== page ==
The Deuteronomistic History includes a host of workers who harvest and glean, fetch water and cook, spin and weave, heal the sick and much more. The mostly anonymous women who performed this work for others are sometimes mentioned only in a single verse. Consequently, they often are as unrecognized in modern scholarship as they seem in the biblical text. To help readers appreciate the place that these workers played in their ancient socio-economic and literary contexts, this work examines the key texts in the Deuteronomistic History that mention women in service occupations: slaves and dependents, cooks, wet nurses, childcare givers, prostitutes, and scribes. In the process, readers will discover, perhaps surprisingly, that these women were honored not in relation to matters such as sexual purity or marital faithfulness but on account of the valuable service that they provided.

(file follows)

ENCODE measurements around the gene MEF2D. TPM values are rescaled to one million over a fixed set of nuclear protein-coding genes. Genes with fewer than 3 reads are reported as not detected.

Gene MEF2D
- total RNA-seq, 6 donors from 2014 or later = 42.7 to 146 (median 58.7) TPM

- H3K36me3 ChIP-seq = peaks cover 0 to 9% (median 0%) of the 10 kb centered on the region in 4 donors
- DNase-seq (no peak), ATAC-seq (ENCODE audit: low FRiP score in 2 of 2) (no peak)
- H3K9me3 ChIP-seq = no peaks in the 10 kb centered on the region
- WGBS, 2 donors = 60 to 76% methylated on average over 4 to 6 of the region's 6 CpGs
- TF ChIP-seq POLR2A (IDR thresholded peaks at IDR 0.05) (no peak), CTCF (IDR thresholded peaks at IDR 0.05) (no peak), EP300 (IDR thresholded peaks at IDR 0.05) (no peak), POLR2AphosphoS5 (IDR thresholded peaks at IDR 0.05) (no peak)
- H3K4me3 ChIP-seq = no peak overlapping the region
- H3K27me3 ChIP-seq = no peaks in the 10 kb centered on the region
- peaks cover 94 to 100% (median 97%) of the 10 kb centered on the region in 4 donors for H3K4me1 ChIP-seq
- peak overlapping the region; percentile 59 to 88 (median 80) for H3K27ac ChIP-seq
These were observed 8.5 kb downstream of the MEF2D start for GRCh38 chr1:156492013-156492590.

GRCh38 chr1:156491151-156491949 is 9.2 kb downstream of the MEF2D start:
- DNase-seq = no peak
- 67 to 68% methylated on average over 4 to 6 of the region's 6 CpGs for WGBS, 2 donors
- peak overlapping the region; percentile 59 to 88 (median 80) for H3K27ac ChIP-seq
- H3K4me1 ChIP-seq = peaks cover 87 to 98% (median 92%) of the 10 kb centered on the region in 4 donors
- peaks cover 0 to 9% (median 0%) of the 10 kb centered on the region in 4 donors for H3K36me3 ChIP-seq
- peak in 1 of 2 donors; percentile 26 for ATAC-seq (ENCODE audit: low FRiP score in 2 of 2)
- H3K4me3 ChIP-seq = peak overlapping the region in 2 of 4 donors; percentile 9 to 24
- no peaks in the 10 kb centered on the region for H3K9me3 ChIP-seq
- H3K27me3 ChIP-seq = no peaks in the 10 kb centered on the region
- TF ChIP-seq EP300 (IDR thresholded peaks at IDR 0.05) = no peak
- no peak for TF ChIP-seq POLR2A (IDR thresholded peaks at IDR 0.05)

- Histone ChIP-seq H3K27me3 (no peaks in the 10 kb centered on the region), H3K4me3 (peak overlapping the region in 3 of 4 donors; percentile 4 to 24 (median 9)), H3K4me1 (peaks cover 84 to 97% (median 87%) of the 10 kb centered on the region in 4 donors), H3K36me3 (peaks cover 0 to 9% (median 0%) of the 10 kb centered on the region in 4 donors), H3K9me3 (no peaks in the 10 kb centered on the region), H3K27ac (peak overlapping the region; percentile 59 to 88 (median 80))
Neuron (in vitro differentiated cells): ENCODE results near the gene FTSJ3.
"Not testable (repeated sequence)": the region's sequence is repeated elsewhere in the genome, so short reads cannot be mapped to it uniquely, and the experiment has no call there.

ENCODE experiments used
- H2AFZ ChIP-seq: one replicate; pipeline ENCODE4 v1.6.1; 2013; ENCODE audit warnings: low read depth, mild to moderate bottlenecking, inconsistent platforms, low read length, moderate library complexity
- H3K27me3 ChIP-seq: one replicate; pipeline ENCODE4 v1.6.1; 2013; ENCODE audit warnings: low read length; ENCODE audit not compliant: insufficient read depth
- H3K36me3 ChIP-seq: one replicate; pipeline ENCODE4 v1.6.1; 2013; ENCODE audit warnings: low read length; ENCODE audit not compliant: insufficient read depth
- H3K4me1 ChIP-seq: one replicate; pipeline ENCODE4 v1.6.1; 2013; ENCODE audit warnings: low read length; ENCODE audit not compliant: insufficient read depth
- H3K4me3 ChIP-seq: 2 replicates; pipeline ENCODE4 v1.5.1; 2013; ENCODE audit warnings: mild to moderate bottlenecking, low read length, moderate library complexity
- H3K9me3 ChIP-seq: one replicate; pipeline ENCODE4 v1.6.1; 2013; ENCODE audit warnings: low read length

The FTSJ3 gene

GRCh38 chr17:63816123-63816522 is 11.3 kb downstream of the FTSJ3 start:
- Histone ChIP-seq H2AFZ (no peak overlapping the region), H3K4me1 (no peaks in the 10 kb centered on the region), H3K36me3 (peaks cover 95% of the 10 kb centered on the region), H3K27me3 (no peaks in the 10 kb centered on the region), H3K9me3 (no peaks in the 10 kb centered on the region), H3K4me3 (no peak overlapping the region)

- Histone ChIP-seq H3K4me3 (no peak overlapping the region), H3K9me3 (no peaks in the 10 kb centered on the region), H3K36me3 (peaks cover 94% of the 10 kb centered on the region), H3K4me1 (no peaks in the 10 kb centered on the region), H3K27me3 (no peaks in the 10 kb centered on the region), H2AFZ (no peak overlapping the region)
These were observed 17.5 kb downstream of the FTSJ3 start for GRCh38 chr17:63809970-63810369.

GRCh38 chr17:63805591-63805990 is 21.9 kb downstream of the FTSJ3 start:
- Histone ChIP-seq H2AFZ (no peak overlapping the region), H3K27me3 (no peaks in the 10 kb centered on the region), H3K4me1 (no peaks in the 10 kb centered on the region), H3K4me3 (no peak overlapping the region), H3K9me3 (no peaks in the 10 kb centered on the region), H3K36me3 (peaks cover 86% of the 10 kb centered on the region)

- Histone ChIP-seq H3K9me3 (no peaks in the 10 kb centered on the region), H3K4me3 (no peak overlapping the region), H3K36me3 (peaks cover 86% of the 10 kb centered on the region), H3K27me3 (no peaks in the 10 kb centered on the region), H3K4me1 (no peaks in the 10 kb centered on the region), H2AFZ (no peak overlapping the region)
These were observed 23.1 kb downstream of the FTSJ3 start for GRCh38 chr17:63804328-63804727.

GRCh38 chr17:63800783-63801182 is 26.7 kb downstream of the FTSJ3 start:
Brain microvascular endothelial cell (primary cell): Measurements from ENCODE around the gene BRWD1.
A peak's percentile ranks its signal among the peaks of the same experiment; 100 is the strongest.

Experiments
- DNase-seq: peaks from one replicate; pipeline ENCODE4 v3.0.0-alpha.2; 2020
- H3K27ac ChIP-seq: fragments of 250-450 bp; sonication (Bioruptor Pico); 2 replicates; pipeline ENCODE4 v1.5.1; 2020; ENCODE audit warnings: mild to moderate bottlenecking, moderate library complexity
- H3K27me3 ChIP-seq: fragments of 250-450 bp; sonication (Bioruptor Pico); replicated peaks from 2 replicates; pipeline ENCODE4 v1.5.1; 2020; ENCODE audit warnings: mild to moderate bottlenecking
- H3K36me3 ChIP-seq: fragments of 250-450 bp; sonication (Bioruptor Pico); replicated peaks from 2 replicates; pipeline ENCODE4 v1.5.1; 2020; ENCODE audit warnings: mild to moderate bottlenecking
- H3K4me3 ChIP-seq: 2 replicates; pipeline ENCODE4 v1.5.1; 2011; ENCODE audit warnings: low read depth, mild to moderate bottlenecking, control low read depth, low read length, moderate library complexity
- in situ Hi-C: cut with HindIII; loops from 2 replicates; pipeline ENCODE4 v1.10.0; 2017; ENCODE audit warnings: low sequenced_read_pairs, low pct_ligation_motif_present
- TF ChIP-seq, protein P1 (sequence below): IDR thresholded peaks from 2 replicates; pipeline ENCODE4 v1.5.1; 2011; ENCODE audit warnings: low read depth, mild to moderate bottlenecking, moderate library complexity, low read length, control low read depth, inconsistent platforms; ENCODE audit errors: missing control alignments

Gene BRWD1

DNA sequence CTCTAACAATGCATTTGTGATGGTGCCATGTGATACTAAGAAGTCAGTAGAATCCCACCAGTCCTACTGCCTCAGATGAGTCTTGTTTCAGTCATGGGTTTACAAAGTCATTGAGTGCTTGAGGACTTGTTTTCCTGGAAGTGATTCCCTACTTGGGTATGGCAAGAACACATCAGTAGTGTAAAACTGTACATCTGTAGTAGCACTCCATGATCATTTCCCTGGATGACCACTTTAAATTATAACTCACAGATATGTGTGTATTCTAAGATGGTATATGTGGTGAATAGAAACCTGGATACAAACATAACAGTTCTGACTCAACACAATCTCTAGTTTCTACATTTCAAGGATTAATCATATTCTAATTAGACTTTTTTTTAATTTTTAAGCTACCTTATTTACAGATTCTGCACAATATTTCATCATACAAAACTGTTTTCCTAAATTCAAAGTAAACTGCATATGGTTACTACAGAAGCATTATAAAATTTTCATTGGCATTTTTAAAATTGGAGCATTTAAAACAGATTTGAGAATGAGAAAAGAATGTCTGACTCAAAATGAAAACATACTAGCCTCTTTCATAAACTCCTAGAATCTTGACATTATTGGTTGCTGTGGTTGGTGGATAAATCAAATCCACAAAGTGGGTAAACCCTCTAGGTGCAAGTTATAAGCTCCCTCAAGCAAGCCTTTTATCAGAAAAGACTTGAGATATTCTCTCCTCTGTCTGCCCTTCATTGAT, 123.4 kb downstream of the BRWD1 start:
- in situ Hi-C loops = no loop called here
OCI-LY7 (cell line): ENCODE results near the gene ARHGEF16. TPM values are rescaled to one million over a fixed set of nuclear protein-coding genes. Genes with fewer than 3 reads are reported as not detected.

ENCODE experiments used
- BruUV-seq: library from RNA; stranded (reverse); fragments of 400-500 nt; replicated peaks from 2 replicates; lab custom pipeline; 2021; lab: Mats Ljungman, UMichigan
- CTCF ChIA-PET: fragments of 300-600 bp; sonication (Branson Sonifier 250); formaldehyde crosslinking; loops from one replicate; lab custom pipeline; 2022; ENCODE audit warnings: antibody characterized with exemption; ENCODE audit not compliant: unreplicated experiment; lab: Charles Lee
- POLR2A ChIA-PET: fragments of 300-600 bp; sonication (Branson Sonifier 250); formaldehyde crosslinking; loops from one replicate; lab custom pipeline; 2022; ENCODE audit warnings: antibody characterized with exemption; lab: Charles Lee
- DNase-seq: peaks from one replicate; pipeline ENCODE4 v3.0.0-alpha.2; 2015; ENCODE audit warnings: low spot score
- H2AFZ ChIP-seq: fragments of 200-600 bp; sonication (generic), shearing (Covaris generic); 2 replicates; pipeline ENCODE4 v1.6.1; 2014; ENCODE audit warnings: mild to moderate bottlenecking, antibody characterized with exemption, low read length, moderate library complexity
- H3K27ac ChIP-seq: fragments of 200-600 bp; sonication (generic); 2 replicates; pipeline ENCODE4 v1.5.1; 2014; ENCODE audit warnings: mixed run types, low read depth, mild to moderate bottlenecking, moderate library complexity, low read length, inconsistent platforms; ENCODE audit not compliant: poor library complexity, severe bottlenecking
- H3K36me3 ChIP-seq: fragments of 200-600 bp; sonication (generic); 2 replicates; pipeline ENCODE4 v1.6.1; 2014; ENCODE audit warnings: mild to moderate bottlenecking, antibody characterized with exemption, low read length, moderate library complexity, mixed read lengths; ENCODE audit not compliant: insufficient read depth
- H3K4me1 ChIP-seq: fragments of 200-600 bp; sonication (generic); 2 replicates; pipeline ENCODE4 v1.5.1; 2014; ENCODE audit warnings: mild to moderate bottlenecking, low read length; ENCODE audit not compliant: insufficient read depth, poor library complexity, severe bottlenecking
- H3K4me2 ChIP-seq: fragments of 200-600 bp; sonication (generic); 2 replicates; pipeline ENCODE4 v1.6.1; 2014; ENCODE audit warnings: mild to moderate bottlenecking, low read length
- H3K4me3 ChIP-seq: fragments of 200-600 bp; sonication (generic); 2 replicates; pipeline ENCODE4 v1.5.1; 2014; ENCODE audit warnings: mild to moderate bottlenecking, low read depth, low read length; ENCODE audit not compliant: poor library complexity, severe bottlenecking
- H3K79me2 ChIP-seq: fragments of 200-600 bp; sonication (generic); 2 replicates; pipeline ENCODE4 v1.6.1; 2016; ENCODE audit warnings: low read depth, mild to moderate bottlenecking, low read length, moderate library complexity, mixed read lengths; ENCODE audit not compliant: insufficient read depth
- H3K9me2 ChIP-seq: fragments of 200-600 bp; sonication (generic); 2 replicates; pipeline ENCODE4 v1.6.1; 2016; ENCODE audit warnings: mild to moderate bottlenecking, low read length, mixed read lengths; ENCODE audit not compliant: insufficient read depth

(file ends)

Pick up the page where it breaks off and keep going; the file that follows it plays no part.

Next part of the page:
Mercedes L. García Bachmann is Professor of Old Testament at the Instituto Universitario ISEDET in Buenos Aires, Argentina. She is the author of numerous articles and co-editor of Puntos de encuentro (ISEDET).
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